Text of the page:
For a realistic rendering of human skin, we need to take a closer look at the textures used for the skin shader. In this walkthrough, our senior 3D artist Jēkabs Jaunarājs shares his methods for authoring these textures.
Some time ago, I created Alina, a realistic human 3D model I will reference in this article focusing on texture work and considerations for creating natural-looking skin.
A realistic skin render relies mainly on your shader, which, in turn, relies massively on textures. In this case, referencing nature (real human skin) is the best approach.
The closest approximation that a 3D artist could work with is photogrammetry scans of real people. It does, however, come with many setbacks. In a diffuse texture projected on the model from photogrammetry images, you will see a lot of problems:
Test render for the skin.
More pictures on Jēkabs’ ArtStation.
Despite these issues, this is my starting point for texturing work because all the features here are real, and nothing is imagined or inauthentic. I follow the reference and paint the problematic areas manually to make them as they should be.
But I will return to texture authoring later because the first step is, after all, to do your UVs, and there are some important points to cover.
Texel density indicates how many texture pixels are assigned to a unit of length on your 3D model, and it’s essential because texture size is a limited resource.
Different parts of a mesh can have varying texel density. It’s best to assign higher texel density to the parts of the mesh where it’s making a bigger impact and lower where it doesn’t make a difference.
In practice, assign more texel density to the face: nose, eyebrows, and lips, less to the neck and ears, and much less to the scalp area if it’s covered by hair. In other words, scale the important areas up and the insignificant areas down when unwrapping your mesh.
If you’d like to push your work past this texture size limitation, consider UDIMs, a more advanced technique for packing your UV islands in texture space.
UDIMs technique: several individual texture sets for a single model.
A bit of technical jargon first: “texture set” refers to the list of textures meant to work together in a shader (i.e., diffuse, normal, and roughness textures). With UDIMs, a single texture set is split into several individual sets, which is also the case for my model.
When preparing your UV space for UDIMs, the main thing to remember is that our UV space is separated into discrete units (each unit becomes its own texture set), each with its own address, just like a chess table in real life. There can not be any negative U or V coordinate values, so only put your UV islands in the upper right quadrant in the UV space.
As a technical note to more advanced users, it’s possible to have multiple UV sets and UDIMs sets for the same mesh. A single mesh can have a collection of different layouts and various texture sets for these layouts.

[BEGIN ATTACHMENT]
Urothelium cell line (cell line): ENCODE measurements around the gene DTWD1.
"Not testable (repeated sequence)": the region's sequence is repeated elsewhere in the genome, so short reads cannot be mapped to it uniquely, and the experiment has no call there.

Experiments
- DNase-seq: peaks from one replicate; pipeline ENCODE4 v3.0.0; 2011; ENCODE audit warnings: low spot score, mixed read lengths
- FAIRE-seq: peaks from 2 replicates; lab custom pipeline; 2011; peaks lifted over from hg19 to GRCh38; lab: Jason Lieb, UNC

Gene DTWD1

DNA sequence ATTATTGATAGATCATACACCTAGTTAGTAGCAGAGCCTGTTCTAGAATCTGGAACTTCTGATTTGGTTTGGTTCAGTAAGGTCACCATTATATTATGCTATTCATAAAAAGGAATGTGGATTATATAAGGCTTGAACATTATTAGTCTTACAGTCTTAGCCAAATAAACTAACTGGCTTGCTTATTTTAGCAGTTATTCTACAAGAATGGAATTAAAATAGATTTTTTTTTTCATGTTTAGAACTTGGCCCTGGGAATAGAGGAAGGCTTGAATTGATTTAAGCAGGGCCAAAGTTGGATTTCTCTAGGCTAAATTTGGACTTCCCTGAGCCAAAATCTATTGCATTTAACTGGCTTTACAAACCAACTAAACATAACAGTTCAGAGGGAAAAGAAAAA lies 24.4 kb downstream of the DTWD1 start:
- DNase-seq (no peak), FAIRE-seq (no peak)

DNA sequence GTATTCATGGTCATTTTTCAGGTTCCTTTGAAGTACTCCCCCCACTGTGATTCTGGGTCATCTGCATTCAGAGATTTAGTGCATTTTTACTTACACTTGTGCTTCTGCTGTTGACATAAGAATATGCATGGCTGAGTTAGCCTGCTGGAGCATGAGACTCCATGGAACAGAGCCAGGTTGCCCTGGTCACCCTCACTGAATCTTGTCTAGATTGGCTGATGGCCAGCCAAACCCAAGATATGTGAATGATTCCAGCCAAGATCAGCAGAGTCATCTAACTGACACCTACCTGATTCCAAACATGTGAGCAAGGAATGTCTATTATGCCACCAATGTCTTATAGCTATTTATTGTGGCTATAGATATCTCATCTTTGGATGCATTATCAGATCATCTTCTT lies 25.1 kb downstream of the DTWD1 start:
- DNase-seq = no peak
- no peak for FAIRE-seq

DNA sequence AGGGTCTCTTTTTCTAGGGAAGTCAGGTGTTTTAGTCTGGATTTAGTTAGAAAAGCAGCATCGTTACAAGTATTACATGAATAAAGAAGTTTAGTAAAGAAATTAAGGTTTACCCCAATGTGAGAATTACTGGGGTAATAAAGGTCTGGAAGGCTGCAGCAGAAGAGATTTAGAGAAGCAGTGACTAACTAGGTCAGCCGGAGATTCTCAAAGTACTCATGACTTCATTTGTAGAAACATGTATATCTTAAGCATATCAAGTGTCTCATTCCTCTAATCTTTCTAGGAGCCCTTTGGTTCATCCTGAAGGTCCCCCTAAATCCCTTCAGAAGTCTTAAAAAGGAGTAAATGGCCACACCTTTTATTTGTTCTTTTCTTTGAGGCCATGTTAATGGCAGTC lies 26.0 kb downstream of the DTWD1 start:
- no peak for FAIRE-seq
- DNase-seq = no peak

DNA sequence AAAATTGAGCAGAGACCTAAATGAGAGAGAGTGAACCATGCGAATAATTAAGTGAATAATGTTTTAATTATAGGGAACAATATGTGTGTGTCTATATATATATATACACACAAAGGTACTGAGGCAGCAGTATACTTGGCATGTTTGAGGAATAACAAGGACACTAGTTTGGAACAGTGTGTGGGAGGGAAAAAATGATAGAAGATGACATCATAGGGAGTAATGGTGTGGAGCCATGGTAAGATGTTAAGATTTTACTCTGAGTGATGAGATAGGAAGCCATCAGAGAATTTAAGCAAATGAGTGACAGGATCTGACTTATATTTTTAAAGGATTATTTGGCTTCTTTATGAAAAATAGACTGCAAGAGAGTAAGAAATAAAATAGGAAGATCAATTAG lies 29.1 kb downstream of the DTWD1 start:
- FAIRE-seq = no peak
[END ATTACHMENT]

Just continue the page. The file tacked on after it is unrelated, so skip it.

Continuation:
Displacement map fragment of the lips.
A displacement map is a map that modifies geometry itself. In essence, after subdivision, a displacement map moves (or displaces) the actual geometric position of the points over the mesh surface.
The mesh gets moved in the polygon normal direction by either pushing its surface out or in. This way, it’s possible to work with a simplified version in 3D software while still having all the high polycount sculpt details at rendering time.
Displacement maps are never painted. They’re baked from the highest sculpt subdivision level to the lowest. It’s also best to save them as .exr with either 16 or 32 bits because it allows for much, much more height information to be saved compared to the standard 8 bit images.
The final diffuse texture spread across 4 UDIMs tiles.
A diffuse map of the skin should consider that human skin looks very different depending on the specific part of the body. I know some of these differences as a fact, and some are just my observations from references, which may not apply to every case:
The diffuse map should not have any shadowing at all. It only contains surface color information, nothing else.
Roughness map spread across 4 UDIMs tiles.
Human skin creates various reflections. The best way to author them is to paint both the roughness and specular maps. It can be a little confusing what the differences between these two are, so let me explain:
Specular map spread across 4 UDIMs tiles.
For Alina, I assigned the lowest roughness for the lips and eyelids. In my black-and-white roughness texture, I colored these black, and the roughest areas stayed near white. I used all the shades of gray for the in-between areas.
Then I painted the specular map and kept adjusting it until the test renders looked right to me.
Scapular rotation happens when the arm is raised above shoulder level and the humerus locks with the acromion process.
A clearcoat layer is another little addition to realism. Naturally, the skin has a layer of oils on it, which changes the visual appearance, so add that to your model. I authored a separate texture map for this because, as with many realistic things, the effect is not uniform and varies depending on the location of the body.
In addition to the baked normal map, it can be a great idea to use a tiling normal map to get that high-frequency detailing on your model. The downsides are, of course, the UV seams because it’s not a baked texture.
A workaround for that, which I have sometimes used, is to add a separate alpha map that will hide the tiling map on the areas where there are seams. In computer graphics, there are no strict rules. It’s all cheating anyway, so just do what you must to get the right look.
Be the first to receive news about upcoming books, projects, events and discounts!